Image (Courtesy of Catherine Booth) is of a young girl, Marion Jack, who lived in Scotland around the same time as Laura Florence. We do not know what Laura Florence looked like.
BORN 1882 Aberdeen, Scotland, UK
DIED 1957 Rocky Hill, New Jersey, USA
WORKED Cornell University, New York, USA; Rockefeller Institute for Medical Research, New York, USA; Flower and Fifth Avenue Hospital, New York Medical College, New York, USA
HONOURS Awarded a Certificate for Outstanding Service to Science in 1953, for ‘a long and distinguished career in bacteriology and allied fields’
Entry by Catherine Booth
Title: Laura and Doris
Music by: Frances M Lynch
Words by: Frances M Lynch and Clovenstone Primary 6
Written in: 2018
For: Mixed Voices and Guitar
Performed by: The children of Clovenstone School (Primary 6) Catherine Booth (narrator), Herbie Clarke (guitar), Margaret Cameron (mezzo)
“Laura & Doris” is a sing-along song for children developed during workshops at Clovenstone Primary Schoolin Edinburgh in 2017. It is based on the imagined early life of Laura Florence and her next door neighbour in Aberdeen , Zoologist Doris Mackinnon, The enthusiasm of the children is catching – so do join in!
Title: How Life is Lived in the Animal’s World – Lavender’s Blue Music by: FRANCES M LYNCH
Additional Music by: Marie Dare, Beethoven, Traditional, Liza Honeyman
Words by: Frances M Lynch, Catherine Booth, Robert Burns, Lady Carolina Nairne, Walter de la Mare
Written in: 2018
For: Speaker, Soprano, Mezzo, 3 girl soloists, and piano
Performed by: Catherine Booth (Narrator), Margaret Cameron (Doris Mackinnon), Priscilla Adebambo (Young Doris Mackinnon), Frances M Lynch (Laura Florence), Ellie Brammer (Young Laura Florence) and Nicole Laidlaw (Lilias Mackinnon).
This mini opera was created for an event at The National Library of Scotland on January 18th 2018 where it was first performed by the same team as part of a project at Clovenstone Primary School, Edinburgh.
It is a reflection on the lives of zoologists, Doris Mackinnon and Laura Florence who lived next door to each other in Aberdeen when they were young girls, and is based on research by Catherine Booth. We imagine that the two scientists wrote to each other until they grew old, and through their letters we learn about their families, work and lives from hog lice, to birds, radio broadcasts to Beethoven and lavender to protozoa!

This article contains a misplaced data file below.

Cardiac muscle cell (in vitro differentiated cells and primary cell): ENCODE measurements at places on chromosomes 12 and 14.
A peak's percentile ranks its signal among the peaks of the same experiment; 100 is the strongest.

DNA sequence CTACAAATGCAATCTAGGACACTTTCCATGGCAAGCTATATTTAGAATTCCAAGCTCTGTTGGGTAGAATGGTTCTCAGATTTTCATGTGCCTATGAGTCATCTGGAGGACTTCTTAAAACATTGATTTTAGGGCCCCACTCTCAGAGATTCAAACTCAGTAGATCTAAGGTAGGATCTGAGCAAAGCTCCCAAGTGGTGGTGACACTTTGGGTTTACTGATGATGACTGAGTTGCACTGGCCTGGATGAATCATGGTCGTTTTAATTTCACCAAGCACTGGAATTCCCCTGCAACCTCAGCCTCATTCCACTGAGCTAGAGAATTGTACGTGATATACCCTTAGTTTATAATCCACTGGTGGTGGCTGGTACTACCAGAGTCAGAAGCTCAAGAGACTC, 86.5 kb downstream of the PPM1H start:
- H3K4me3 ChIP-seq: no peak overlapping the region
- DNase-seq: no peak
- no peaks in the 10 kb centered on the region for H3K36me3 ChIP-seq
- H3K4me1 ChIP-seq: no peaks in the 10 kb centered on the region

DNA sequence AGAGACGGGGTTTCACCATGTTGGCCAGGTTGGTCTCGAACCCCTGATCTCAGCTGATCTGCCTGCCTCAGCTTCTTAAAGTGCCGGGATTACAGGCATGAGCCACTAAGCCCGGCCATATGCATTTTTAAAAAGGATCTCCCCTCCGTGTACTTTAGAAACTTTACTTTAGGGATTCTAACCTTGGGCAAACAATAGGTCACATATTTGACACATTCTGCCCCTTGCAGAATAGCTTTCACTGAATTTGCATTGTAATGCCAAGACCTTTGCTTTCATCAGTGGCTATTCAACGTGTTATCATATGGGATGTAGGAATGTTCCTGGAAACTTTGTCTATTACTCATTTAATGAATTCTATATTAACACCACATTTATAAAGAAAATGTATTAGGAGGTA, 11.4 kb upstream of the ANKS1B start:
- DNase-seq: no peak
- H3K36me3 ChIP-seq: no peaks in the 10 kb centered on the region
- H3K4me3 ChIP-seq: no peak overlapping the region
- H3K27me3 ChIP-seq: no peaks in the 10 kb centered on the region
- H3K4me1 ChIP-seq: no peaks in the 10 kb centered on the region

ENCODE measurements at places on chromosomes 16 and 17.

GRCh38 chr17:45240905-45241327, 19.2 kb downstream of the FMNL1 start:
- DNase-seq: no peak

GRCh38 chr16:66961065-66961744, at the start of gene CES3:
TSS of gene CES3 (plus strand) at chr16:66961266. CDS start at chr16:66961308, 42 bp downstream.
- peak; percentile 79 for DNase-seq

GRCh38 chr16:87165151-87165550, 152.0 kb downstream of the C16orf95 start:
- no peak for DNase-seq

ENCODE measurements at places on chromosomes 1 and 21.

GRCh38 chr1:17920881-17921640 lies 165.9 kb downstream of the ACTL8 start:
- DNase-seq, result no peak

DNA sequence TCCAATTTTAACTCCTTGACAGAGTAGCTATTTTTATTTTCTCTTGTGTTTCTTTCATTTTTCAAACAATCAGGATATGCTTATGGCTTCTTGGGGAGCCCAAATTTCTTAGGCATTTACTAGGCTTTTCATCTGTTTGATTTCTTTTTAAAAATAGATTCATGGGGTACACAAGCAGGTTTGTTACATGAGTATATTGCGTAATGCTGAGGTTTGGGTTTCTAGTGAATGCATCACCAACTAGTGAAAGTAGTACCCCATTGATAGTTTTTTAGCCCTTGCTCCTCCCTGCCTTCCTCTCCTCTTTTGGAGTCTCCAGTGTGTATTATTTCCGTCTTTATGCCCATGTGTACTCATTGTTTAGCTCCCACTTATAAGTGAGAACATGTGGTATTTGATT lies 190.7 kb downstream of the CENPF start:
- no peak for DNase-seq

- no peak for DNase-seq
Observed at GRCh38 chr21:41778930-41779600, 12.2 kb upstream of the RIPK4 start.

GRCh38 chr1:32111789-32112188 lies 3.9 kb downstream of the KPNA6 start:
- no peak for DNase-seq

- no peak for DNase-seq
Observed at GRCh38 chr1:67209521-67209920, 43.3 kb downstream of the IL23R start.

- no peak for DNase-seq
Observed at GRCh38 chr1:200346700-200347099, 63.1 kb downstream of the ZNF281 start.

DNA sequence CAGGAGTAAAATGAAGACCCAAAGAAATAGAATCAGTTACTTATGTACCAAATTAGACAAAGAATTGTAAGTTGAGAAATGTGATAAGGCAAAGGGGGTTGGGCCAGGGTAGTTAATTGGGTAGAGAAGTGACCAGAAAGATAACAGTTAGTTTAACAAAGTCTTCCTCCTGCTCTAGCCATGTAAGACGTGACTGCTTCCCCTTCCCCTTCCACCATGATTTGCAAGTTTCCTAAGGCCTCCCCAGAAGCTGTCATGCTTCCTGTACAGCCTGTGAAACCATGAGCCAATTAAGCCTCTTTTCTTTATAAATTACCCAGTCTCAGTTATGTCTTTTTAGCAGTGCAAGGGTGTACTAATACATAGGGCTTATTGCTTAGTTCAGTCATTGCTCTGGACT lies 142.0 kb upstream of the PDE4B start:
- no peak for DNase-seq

It includes a full – if interrupted – performance of “The Three Cherry Trees” by Marie Dare for voice and piano, and extracts from Nairne’s “Oh! Rowan Tree!”, Burns’“To a Louse”, Beethoven’s “Für Elise” and “We Shall ne-er meet again” by Liza Honeyman. The Nursery Rhyme “Lavender’s Blue” is used as an important theme.
Rehearsals for the National Library of Scotland Performance on January 18th 2018
She graduated first MA (1907), then BSc (1909) from Aberdeen University, having been awarded various prizes and certificates in the course of her study. She was then awarded a Carnegie Research Scholarship from Aberdeen. In 1914, she went to the USA, and graduated MA from Stanford University, California studying entomology, then in 1920, she gained a PhD from Cornell University, New York.
During her Carnegie Research Scholarship, she undertook a major study of the Food of Birds, analysing the food eaten by nearly 100 different species. Her aim was to show the relationship between bird life and agriculture – which birds benefitted crops, and which destroyed them.
Her PhD thesis researched pig lice, and as well as studying the lice themselves, she also included a comparison with human lice.
She became Associate Professor of Bacteriology at New York Medical College in 1927, and Professor in 1942.
Her published research on the Food of Birds provided data which had not been collected before, and was of great interest to the agricultural, as well as the scientific community. It is still used as primary data in modern studies on birds.
Much of the research she carried out throughout her life involved parasites and bacterial infections in farm animals, so had practical application. Several of her papers are still cited by scientists working in similar fields today.
Did You Know?
While doing her analysis of the food of birds, Laura Florence advertised in the newspaper for people to post to her specimens of dead birds, so that she could examine the contents of the stomachs, intestines and crops. She sent out special bags for the purpose, and paid the return postage. Although she settled permanently in the USA, Laura Florence maintained her connections with Scotland all her life, and loved receiving a bag of Scottish lavender to remind her of home.
As a child, Laura Florence lived at No. 10, Queen’s Road, Aberdeen, next door to the home of the Mackinnon family. Doris Mackinnon, the eldest child, was very close in age to Laura Florence, and also became a Professor in a Zoology discipline.
An Inspiring Woman
We do not know much about her personal influence during her life, but she has certainly influenced the children of Clovenstone Primary school who learned about her life, her science and her love of music during our Minerva Scientifica Project.